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Oseltamivir resistance in adult oncology and hematology patients infected with pandemic (H1N1) 2009 virus, Australia.
Emerging Infect. Dis.
PUBLISHED: 07-01-2010
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We describe laboratory-confirmed influenza A pandemic (H1N1) 2009 in 17 hospitalized recipients of a hematopoietic stem cell transplant (HSCT) (8 allogeneic) and in 15 patients with malignancy treated at 6 Australian tertiary centers during winter 2009. Ten (31.3%) patients were admitted to intensive care, and 9 of them were HSCT recipients. All recipients of allogeneic HSCT with infection <100 days posttransplantation or severe graft-versus-host disease were admitted to an intensive care unit. In-hospital mortality rate was 21.9% (7/32). The H275Y neuraminidase mutation, which confers oseltamivir resistance developed in 4 of 7 patients with PCR positive for influenza after > or = 4 days of oseltamivir therapy. Three of these 4 patients were critically ill. Oseltamivir resistance in 4 (13.3%) of 30 patients who were administered oseltamivir highlights the need for ongoing surveillance of such resistance and further research on optimal antiviral therapy in the immunocompromised.
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Adherence is the critical factor for achieving molecular responses in patients with chronic myeloid leukemia who achieve complete cytogenetic responses on imatinib.
J. Clin. Oncol.
PUBLISHED: 04-12-2010
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There is a considerable variability in the level of molecular responses achieved with imatinib therapy in patients with chronic myeloid leukemia (CML). These differences could result from variable therapy adherence.
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Significant decreases in frontal and temporal [11C]-raclopride binding after THC challenge.
Neuroimage
PUBLISHED: 02-24-2010
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Delta9-tetrahydrocannabinol (THC) increases prefrontal cortical dopamine release in animals, but this is yet to be examined in humans. In man, striatal dopamine release can be indexed using [11C]-raclopride positron emission tomography (PET), and recent reports suggest that cortical [11C]-raclopride binding may also be sensitive to dopaminergic challenges. Using an existing dataset we examined whether THC alters [11C]-raclopride binding potential (BP(ND)) in cortical regions. Thirteen healthy volunteers underwent two [11C]-raclopride PET scans following either oral 10 mg THC or placebo. Significant areas of decreased cortical [11C]-raclopride BP(ND) were identified using whole brain voxel-wise analysis and quantified using a region of interest (ROI) ratio analysis. Effect of blood flow on binding was estimated using a simplified reference tissue model analysis. Results were compared to [11C]-raclopride test-retest reliability in the ROIs identified using a separate cohort of volunteers. Voxel-wise analysis identified three significant clusters of decreased [11C]-raclopride BP(ND) after THC in the right middle frontal gyrus, left superior frontal gyrus and left superior temporal gyrus. Decreases in [11C]-raclopride BPND following THC were greater than test-retest variability in these ROIs. R1, an estimate of blood flow, significantly decreased in the left superior frontal gyrus in the THC condition but was unchanged in the other ROIs. Decreased frontal binding significantly correlated to catechol-o-methyl transferase (COMT) val108 status. We have demonstrated for the first time significant decreases in bilateral frontopolar cortical and left superior temporal gyrus [11C]-raclopride binding after THC. The interpretation of these findings in relation to prefrontal dopamine release is discussed.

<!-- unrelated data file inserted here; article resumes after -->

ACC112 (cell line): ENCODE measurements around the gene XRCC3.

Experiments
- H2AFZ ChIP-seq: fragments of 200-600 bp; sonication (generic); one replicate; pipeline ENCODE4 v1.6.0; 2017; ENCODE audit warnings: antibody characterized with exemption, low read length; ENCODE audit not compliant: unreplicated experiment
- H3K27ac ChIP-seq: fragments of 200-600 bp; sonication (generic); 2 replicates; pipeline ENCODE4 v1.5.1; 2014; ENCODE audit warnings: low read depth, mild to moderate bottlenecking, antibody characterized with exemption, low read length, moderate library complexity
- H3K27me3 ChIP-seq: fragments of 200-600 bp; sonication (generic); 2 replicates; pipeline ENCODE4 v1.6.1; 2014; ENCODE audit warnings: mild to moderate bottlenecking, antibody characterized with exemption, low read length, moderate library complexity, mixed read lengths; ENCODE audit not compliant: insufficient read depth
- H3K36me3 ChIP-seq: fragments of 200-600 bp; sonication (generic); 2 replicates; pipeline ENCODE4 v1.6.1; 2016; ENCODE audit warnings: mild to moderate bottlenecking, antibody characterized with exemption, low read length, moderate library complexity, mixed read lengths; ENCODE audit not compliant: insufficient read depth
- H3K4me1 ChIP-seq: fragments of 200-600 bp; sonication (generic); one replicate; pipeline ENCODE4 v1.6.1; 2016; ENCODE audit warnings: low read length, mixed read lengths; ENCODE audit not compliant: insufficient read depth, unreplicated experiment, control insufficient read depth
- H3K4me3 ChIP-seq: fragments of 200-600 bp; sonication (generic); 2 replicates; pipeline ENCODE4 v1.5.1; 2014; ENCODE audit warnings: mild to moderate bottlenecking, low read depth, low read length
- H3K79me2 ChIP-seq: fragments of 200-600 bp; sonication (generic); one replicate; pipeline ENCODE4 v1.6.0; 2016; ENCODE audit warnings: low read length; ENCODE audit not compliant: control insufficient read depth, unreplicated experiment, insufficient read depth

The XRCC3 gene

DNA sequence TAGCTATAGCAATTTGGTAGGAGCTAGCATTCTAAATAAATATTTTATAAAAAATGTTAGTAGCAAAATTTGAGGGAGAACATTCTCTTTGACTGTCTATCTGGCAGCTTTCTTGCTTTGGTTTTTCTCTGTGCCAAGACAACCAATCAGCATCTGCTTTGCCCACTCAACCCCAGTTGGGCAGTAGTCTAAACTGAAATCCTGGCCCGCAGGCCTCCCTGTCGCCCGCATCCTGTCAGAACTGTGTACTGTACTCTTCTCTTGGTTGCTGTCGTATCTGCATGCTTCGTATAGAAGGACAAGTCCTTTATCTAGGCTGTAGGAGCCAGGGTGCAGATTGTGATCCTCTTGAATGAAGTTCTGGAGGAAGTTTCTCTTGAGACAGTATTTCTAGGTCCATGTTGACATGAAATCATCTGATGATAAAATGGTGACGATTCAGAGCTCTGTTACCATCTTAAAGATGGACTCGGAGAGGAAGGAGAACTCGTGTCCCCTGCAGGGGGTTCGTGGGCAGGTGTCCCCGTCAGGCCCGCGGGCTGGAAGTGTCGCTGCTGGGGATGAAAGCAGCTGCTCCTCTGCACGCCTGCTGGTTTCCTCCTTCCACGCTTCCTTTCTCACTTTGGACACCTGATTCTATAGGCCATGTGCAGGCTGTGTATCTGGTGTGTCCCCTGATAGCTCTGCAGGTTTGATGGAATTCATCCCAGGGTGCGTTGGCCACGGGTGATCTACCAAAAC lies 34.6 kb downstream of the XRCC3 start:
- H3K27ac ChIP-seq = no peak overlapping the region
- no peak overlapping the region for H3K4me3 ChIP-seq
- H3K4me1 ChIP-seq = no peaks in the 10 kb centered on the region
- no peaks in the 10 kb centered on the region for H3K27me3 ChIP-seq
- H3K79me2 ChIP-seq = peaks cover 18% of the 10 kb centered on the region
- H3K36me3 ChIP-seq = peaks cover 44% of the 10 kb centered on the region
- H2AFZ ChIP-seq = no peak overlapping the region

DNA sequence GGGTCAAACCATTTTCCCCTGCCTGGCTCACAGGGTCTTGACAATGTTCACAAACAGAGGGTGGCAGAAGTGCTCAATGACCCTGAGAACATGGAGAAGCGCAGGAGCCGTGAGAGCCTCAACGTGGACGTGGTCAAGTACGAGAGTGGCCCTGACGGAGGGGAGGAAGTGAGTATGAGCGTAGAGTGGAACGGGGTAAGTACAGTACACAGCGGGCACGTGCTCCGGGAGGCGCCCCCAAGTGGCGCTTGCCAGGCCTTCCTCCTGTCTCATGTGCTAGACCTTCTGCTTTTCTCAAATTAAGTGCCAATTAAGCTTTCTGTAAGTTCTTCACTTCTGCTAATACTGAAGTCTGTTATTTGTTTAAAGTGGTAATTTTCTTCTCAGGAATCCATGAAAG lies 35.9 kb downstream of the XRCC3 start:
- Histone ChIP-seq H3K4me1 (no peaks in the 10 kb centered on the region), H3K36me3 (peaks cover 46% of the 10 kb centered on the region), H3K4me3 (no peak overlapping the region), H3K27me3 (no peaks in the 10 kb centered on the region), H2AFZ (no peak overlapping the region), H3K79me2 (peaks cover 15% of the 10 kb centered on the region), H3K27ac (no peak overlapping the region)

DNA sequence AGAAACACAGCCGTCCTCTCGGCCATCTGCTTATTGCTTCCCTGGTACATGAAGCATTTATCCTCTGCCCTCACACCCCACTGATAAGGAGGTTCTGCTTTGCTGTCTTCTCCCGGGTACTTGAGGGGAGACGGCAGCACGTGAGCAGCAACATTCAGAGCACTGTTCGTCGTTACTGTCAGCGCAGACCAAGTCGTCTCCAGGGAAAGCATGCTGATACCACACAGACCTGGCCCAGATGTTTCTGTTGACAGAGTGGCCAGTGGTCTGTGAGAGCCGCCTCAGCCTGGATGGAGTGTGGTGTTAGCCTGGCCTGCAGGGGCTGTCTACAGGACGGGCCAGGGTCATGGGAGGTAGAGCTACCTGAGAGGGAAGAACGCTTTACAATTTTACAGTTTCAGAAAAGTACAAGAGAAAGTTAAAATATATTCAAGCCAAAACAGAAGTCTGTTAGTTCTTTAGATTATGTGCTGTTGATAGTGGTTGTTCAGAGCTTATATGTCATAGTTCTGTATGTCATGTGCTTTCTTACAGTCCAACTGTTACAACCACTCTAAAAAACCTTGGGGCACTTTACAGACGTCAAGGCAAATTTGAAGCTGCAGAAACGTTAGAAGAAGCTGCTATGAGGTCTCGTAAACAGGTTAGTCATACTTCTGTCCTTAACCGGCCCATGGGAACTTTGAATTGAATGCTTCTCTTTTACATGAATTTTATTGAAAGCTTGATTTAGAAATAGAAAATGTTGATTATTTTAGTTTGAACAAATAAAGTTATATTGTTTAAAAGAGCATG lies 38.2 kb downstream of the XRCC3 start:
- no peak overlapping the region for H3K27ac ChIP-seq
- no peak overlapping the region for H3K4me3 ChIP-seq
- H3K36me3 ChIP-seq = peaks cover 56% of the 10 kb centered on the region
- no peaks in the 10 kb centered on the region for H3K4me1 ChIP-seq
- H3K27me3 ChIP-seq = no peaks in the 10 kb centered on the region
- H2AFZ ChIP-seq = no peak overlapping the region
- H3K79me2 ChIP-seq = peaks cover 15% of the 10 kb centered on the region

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Early prediction of success or failure of treatment with second-generation tyrosine kinase inhibitors in patients with chronic myeloid leukemia.
Haematologica
PUBLISHED: 10-14-2009
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Second-generation tyrosine kinase inhibitors induce cytogenetic responses in approximately 50% of patients with chronic myeloid leukemia in chronic phase in whom imatinib treatment has failed. However, it has not yet been established which of the patients in whom imatinib treatment fails are likely to benefit from therapy with second-generation tyrosine kinase inhibitors.
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Technical aspects and clinical applications of measuring BCR-ABL1 transcripts number in chronic myeloid leukemia.
Am. J. Hematol.
PUBLISHED: 06-23-2009
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Chronic myeloid leukemia (CML) is a myeloproliferative disorder characterized by a triphasic clinical course, the morphologic expansion of a terminally differentiated myeloid cell and the presence of the BCR-ABL1 fusion gene, the hallmark of CML. The fusion gene is usually, but not always, associated with a Philadelphia chromosome, the result of a reciprocal exchange of genetic material between chromosome 22 and chromosome 9, which leads to the production of the activated BCR-ABL1 gene and oncoprotein. The breakpoint in the BCR gene occurs commonly downstream of exons e13 or e14 (M-BCR) and less frequently downstream of exons e1 and e2 (m-BCR). Less than 1% of cases carry a breakpoint downstream of exon 6 or 8 ("variant fusion genes") or exon 19 (mu-BCR). Breakpoints in the ABL1 gene cluster upstream of exon a2 (or of exon a3 in less than 5% of patients with CML). Conventional cytogenetic, fluorescence in situ hybridization, and molecular testing for the BCR-ABL1 fusion gene are key investigations for the diagnosis and monitoring of CML. Treatment using tyrosine kinase inhibitors has revolutionized the management of CML with hematologic and cytogenetic response within 12-18 months observed in >85% of patients. Nevertheless, between 15 and 20% of patients may evolve to blastic phase. Measurement of low level or "minimal" residual disease using molecular tests is becoming the gold-standard approach to measure response to therapy due to its higher sensitivity compared to other routine techniques. The technical aspects and clinical applications of molecular monitoring will be the main focus of this article.